Following the first Republican Gubernatorial debate earlier this week (which we live-blogged), we're shuffling the deck at the top of the Governor Line.
While Tom Tancredo and Scott Gessler declined to attend the debate, we still see them as the frontrunners for the GOP nomination. But the second tier has a new leader: Sen. Greg Brophy. His strong performance in the GOP debate made him stand out significantly from former state Sen. Mike Kopp, whom we had previously listed as being on the heels of Gessler and Tancredo.
While Brophy performed well in the debate, Kopp was downright awful. One debate does not a candidate make, of course, but this was the first chance the public had to see of Kopp, and perception matters a great deal in politics. Kopp was surprisingly ill-at-ease and unprepared for many of the questions. One of the more telling lines from Kopp was a reference to his claim that he has broad Republican support. "[Former U.S. Senators] Hank Brown and Bill Armstrong will support me," said Kopp. Armstrong has officially endorsed Kopp, but Brown has not — perhaps waiting to see what he does with his campaign before lending his name. It may be that many Republicans expected more from Kopp and have not seen it (Kopp had a pretty weak first fundraising quarter).
Regardless of what happens with Kopp, Brophy has seized the spotlight on the GOP side as we near the Republican caucuses, and that momentum gives us cause to move him up on the Line.
I see the clown car load isn't genating much buzz. Don't our righties care to comment?
I am reluctant to comment now, lest I get lumped in with a group not of my choosing.
This is why primary debates are good. Candiadtes reveal their weaknesses – and maybe get better. And it is hard to imagine any candidate who has opted out becoming the next governor unless he has tremendous hidden campaign debate skills and he is just waiting for the general.
I didn't watch the stream, nor pay that much attention. I know the best choice among the four participants.
But if Hickinlooper gets this clean air deal (see recent posts elsewhere) done -and doesn't ban guns or pardon anyone on death row between now and Nov -he's a lock. He's got the best triangulation in recent memory – it's real. He appeals to the pro-business , pro entrpreneur crowd. He appeals to moderate D"s (aka most Colorado D's). And in the end – can Tancredo really win? Can Gessler? I don't see it.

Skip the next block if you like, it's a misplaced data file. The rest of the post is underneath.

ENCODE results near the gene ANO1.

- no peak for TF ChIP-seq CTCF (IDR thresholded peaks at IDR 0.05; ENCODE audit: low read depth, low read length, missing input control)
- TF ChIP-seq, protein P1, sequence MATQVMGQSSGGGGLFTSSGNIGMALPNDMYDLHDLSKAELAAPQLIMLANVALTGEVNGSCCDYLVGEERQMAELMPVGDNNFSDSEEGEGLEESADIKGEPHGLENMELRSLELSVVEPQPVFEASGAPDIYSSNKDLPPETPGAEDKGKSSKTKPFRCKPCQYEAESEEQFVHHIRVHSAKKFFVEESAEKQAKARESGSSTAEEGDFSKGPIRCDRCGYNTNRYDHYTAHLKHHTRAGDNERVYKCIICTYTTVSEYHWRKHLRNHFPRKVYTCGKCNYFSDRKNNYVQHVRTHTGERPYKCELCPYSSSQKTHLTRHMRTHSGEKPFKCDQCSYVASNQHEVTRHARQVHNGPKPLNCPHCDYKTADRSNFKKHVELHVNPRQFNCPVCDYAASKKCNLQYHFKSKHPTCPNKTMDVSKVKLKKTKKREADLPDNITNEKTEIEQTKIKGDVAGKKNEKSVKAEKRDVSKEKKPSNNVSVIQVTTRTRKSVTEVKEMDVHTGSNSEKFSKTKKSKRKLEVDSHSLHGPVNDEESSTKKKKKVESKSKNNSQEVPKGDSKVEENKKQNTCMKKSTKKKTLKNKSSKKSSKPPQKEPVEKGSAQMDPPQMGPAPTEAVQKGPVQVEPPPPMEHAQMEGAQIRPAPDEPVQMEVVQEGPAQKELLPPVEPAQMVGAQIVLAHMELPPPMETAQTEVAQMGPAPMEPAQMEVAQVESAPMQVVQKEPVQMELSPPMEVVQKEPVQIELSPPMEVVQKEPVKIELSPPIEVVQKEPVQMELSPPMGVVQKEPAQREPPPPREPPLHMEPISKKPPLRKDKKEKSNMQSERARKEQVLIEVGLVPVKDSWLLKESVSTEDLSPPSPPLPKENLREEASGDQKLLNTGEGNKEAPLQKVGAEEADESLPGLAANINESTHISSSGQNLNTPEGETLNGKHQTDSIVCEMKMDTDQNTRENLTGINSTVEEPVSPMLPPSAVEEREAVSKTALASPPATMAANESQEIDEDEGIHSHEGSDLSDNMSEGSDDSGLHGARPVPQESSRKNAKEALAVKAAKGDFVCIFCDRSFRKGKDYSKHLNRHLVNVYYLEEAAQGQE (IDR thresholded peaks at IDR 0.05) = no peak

No and , no.
Hick is struggling with the O&G issue, but he has done enough good things to keep most of his base. The greenies won’t desert him..
For whom else would they vote?
For whom, indeed?
It's the short answer to an ongoing and still unresolved conversation I have been having with myself for a while. The plain truth is that Hickenlooper is not my friend, does not represent my values–despite widespread and vocal dissent from the people (like me) who elected him and their allied representatives. He is anti-environment, anti-labor, and my friends who are career administrative officials in state govt are telling horror stories that Hick is quietly emplacing his people at the top of state agencies, and dismantling or ignoring established policies and procedures. My assessment is that Hick is only "progressive" insofar as the legislature is pushing him; with a Repub legislature he would be perfectly comfortable to govern as a Republican. And there is a danger that if he is empowered with re-election, his ambitions will turn toward the national stage. I do not want that on my conscience.
The counterargument is that the Republicans are so much worse, that one can't take the risk of not voting for Hick (or Obama, etc etc) despite their serious flaws. Realistically, do you really think the Repubs are going to sweep the governorship plus the legislature and impose theocracy? Beyond that, the philosopher Karl Popper talked about the priinciple of falsibiability: that by continually rejecting the worse/false objective, progress is made over the longer term. Perhaps that is the kind of rationale I should apply to choosing candidates. But that is not how candidates are presented is it? They run to appeal to our emotions, to represent that they are likeable, they are like us, they "share our values." And we are led to believe that if we don't vote for candidate A, then candidate B will impose their antithetical worldview and destroy life as we know it. So you know what? Maybe the way out of the box, to actually effect change in the direction of the leadership that purports to represent me but refuses to listen or change course, is to tell them to go fuck themselves, I'm not playing. .
Perfect analysis. There was no one at or absent from the debate who has a snowball's chance in hell against Hick. I'm pretty sure even most of the R pols who will be out there claiming whoever they pick is going to win know that, too. But they still have to go through the motions of believing in their guy just like we CD6 Dems always had to go through the motions of believing we were asking people to volunteer for someone who could actually win in old CD6.
You can't just concede. You have to run someone for all of the big races even if you know there's no shot. You can't get volunteers to work their hearts out if you tell them from day one that losing with a halfway respectable showing is the best possible outcome even though you know that's the case. And you, JBJK, don't have to be for Hick to know which end is up.
I think former St. Sen. Kopp's comment that Hank Brown supports him is correct. If I read the campaign finance reports correctly, Hank Brown has contributed $1,000 to the Kopp campaign. I think that's an endorsement.
Please add to Big Line
Redstate's drafting Beauprez. I love the smell of desperation in the morning.